So, we want to select frame #4, which will let us examine the arguments and local variables there in exactly the state they were in when the program crashed. We will be "seeing into" the program at the instant that it crashed!

To select the frame, type frame 4 and press Enter. Note: If your backtrace is different, be sure to select the frame number associated with sort() in your backtrace!

You should see something similar to:

(gdb) frame 4
#4  0x0000000000402c4e in sort (begin=0x7fffffffd550, end=0x7fffffffd7a8)
    at debug_inlab_1.cpp:129
129             if(current->tag() > (current+1)->tag()){

This shows the frame (with parameter values) and the file and line number (line 129), and even shows the code on the offending line. Looks like we crashed in the condition check of that if...

Type info args and press Enter. (This repeats the argument values.)

Then type info locals and press Enter. (This get you local variable values.)

You should now see something similar to the following. Cut and paste your output for the two "info" requests into your results file.

(gdb) info args
begin = 0x7fffffffd550
end = 0x7fffffffd7a8
(gdb) info locals
current = 0x7fffffffd780
did_swap = true
pass = 0

Wow. A lot of those are big hexadecimal numbers. Those are memory addresses; which makes sense, since begin, end, and current are pointers.

The pass counter is still 0 -- we didn't get very far. It looks like begin is less than end (which is good), and current is also less than end (also good).

You might notice though that part of the condition is evaluating (current+1)->tag(). Always be suspicious of any attempt to dereference a pointer (and an arrow operation counts as a dereference). Let's make sure that the things we are trying to dereference here is valid:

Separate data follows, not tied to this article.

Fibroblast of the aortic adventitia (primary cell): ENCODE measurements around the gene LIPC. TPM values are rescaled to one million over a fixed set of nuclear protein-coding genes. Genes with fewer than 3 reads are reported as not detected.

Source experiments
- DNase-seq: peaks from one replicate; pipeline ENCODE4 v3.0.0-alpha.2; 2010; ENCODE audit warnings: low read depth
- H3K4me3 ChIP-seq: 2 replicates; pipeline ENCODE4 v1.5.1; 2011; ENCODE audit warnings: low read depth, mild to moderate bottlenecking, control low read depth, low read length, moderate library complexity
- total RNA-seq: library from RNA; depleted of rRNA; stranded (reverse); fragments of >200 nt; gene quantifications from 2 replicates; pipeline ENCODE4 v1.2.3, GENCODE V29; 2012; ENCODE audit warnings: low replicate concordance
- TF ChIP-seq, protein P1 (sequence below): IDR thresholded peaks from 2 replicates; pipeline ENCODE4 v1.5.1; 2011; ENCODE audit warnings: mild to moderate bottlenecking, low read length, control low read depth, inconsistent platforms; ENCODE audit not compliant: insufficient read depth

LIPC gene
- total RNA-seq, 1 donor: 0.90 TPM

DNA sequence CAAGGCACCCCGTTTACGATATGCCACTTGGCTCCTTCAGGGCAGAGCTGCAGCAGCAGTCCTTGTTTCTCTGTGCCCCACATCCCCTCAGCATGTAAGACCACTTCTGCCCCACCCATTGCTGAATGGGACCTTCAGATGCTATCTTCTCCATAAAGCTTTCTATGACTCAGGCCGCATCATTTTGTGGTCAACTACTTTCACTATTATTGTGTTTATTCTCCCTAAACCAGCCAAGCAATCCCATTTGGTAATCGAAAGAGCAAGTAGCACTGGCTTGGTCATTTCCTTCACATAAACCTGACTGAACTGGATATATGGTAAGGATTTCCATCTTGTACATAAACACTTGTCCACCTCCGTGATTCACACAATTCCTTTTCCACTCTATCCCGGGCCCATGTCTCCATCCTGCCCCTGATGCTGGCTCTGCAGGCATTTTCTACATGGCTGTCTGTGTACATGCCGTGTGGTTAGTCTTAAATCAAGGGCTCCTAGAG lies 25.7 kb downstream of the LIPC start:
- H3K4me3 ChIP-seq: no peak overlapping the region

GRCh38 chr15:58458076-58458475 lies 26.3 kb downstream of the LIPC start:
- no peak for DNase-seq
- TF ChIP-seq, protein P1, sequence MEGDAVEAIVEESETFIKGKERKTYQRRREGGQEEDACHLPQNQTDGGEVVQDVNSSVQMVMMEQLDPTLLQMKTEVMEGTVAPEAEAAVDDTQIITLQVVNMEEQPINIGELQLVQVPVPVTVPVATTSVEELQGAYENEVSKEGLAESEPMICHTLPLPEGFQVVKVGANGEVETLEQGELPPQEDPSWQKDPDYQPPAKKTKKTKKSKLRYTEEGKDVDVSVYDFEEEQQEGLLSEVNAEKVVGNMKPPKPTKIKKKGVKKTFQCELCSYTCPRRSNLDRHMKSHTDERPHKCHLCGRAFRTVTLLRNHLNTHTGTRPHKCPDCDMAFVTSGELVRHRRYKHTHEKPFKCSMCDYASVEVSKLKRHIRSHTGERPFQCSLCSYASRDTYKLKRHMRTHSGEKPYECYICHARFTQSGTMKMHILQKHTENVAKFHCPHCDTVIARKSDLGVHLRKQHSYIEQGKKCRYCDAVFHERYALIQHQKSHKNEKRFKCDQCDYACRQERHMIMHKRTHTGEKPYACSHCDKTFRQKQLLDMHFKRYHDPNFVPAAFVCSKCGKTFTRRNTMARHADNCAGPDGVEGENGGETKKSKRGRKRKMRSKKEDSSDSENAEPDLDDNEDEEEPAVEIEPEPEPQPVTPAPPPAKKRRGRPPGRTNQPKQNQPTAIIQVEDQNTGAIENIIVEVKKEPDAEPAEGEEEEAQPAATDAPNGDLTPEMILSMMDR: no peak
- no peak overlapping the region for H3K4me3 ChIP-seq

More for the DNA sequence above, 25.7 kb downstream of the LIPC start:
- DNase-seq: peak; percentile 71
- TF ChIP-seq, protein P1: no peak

Type print current + 1 and press Enter.

You should see something like the following. Copy and paste your command and output into the results text file.

$1 = (Foo *) 0x7fffffffd7a8

Look closely at that number. Compare it to the other values you printed with the "info" commands...

So, current + 1 yields the exact same address as the one stored in end — but from our earlier discussion, we know that end points to an element that is not contained in the array! So, we are trying to call the tag() method on something that isn't a Foo. No wonder we crashed!

Now we've identified the problem; let's see what events led to this outcome.

Type list and press Enter.

This will print the 10 lines around the line that we are stopped on. (You can adjust this number with a more advanced command.)

It looks like the obvious culprit here is the for loop. current is being allowed to run one item too far to the right (it's a classic off-by-one error, but obscured by the pointer notation). The stopping condition should not allow current to take on the value of end, so it should be:
current != end - 1 - pass

Make this change in your code.

Now, we need to quit the debugger so that we can re-compile and start testing again. Type quit (or just q) and press Enter. gdb will warn you that the program is still "active", type "y" to exit anyway.

Labcheckpoint.png FOR IN-LAB CREDIT: Show your work to the lab assistant, and demonstrate the edit you made to the source code, along with the result of running the program with the error fixed.

That fixed one problem, but the program still will not run to completion. You should see the sorted values now, but the program will crash shortly after that (probably with a "Segmentation fault").